Palaeolithic 'Acheulean Period' Tools & Implements for Sale

Acheaulean is the name given to an archaeological industry of stone tool manufacture associated with prehistoric hominids during the Lower Paleolithic era, extending across Africa and much of Asia and Europe. It was the dominant technology for the vast majority of human history and more than 1,000,000 years ago it was Acheulean tool users who left Africa to first successfully colonize Eurasia. Their distinctive oval and pear-shaped handaxes have been found over a wide area and some examples attained a very high level of sophistication, suggesting that the roots of human art, economy and social organisation arose as a result of their development. Although it developed in Africa, the industry is named after the type site of Saint Acheul, now a suburb of Amiens in northern France, where some of the first examples were identified in the nineteenth century.

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British Palaeolithic Stone Age 'Upnor' Acheulean Core 025504

British Palaeolithic 'Upnor' Acheulean Core
Flint, 397 grams, 87 mm. A flint core from the known lower Palaeolithic site of Upnor in Kent, collected around 1915 from the same pit as the highly publicised Upnor Elephant which went on display in London’s Natural History Museum. Old collection inscription in black: Upnor 34. This core shows typical Acheulean style manufacture and is in a pristine state of preservation with ink inscribed collection reference number and provenance history information supplied. The flint tools of the "Acheulean" are now accepted as contemporary with the "Clactonian" industry, two separate tribes of "Homo Heidelbergensis" living at the same time but adopting different methods of tool production c. 400,000 y ago. A nice provenanced core in extremely fine condition. Provenance: ex J. Edwin Jarvis Collection; formerly in the Crompton collection.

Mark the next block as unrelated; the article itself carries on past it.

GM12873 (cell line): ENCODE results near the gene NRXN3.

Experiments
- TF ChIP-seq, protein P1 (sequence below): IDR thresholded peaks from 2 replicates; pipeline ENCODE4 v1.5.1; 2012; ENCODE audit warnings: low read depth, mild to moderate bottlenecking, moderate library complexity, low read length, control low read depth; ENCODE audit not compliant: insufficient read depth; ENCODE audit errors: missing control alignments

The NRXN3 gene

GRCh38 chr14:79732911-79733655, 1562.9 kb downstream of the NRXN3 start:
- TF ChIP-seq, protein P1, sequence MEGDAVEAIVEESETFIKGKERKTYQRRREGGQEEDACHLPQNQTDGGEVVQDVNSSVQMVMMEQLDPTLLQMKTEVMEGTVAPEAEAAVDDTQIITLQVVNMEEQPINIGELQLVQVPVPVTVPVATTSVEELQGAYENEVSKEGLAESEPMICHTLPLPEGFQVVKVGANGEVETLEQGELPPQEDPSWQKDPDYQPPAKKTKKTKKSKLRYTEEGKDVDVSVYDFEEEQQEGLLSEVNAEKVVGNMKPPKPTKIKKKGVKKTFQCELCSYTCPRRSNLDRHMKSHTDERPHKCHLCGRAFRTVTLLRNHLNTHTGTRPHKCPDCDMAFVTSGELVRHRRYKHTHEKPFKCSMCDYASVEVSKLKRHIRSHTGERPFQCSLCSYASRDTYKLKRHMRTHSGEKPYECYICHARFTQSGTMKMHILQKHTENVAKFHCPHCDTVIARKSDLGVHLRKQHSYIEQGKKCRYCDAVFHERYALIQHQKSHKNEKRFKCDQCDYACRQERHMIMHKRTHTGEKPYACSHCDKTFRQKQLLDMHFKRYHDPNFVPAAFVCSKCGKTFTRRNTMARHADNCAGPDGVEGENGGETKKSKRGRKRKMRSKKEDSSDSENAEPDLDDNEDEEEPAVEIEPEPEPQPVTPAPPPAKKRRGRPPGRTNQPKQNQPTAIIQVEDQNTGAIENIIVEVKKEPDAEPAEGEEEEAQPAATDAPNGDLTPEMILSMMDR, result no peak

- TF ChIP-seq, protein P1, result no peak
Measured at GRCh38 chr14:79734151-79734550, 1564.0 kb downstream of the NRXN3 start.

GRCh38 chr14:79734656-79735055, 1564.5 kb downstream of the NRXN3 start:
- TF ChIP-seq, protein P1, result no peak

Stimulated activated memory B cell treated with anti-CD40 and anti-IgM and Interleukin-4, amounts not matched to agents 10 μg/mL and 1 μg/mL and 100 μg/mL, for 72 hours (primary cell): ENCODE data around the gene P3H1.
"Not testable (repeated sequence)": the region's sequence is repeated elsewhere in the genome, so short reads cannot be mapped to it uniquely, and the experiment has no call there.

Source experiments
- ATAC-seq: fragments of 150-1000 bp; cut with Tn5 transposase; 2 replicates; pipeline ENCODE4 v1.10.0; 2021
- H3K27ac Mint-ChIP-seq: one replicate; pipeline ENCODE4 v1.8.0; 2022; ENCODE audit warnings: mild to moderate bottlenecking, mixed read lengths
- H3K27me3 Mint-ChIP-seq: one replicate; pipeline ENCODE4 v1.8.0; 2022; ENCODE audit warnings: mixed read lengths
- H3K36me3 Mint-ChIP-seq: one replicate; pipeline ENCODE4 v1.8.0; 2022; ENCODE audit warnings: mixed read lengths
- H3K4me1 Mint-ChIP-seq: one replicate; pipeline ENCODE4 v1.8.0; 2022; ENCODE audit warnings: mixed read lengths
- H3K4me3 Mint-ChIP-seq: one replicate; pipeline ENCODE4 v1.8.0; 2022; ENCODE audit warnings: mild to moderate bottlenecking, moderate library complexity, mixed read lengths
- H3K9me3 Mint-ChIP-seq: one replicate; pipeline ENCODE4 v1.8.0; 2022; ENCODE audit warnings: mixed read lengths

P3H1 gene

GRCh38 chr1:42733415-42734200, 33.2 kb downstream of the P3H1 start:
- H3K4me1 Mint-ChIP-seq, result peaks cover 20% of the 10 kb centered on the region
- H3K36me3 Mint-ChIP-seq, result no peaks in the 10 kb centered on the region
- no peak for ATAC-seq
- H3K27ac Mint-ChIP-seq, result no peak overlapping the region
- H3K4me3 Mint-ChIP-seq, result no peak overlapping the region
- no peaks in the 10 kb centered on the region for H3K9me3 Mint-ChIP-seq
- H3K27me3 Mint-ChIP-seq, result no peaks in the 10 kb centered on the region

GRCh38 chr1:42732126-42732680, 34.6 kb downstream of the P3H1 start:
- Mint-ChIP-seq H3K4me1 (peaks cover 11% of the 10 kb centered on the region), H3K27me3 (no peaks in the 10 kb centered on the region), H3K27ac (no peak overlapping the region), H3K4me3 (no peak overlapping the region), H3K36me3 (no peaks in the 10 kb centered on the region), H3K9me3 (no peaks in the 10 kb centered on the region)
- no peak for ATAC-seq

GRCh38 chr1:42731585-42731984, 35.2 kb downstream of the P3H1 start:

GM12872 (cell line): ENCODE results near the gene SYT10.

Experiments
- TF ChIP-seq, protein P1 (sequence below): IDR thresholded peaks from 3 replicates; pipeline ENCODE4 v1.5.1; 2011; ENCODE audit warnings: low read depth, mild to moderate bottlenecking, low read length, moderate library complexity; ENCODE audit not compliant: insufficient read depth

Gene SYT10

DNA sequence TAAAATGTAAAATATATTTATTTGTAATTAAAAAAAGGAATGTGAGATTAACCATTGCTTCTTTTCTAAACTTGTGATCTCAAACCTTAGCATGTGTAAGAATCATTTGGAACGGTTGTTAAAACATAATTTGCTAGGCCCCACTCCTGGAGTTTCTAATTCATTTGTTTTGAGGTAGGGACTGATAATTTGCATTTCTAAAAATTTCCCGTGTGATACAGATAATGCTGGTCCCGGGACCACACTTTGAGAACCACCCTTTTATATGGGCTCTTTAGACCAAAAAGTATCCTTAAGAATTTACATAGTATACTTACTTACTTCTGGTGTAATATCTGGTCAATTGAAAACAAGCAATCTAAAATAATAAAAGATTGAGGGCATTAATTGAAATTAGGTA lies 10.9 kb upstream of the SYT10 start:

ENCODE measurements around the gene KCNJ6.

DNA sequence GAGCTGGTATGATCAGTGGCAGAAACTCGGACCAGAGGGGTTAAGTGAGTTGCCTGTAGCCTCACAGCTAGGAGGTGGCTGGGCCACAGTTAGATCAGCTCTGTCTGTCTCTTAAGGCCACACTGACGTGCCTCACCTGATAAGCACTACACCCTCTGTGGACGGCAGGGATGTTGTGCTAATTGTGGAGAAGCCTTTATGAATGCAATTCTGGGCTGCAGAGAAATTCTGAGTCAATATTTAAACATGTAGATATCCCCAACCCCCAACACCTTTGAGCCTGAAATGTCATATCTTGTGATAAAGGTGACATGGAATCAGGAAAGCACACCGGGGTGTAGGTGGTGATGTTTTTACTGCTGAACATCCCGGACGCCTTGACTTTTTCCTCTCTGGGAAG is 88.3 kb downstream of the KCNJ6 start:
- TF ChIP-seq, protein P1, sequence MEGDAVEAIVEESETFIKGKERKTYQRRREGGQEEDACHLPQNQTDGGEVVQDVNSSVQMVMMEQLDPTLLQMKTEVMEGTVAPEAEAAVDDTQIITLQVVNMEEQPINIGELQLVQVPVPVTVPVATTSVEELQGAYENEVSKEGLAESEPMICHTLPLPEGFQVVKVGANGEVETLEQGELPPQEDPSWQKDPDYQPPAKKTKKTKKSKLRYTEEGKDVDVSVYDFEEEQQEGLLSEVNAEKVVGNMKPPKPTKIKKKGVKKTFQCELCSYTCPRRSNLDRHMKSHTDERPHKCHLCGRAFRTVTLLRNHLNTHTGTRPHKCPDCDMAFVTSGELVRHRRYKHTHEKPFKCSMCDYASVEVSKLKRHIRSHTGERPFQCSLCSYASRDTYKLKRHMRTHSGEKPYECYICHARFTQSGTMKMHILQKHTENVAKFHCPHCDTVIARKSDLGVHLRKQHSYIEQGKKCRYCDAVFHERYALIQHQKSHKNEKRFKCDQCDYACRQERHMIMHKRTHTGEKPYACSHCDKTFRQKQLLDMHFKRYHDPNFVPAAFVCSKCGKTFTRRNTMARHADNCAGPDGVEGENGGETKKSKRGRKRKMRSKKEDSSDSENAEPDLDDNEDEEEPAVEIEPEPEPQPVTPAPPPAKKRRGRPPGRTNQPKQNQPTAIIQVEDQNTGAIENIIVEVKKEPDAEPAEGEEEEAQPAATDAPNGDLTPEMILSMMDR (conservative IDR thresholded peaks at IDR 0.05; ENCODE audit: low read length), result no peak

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British Palaeolithic Stone Age 'Upnor' Acheulean Core 025504

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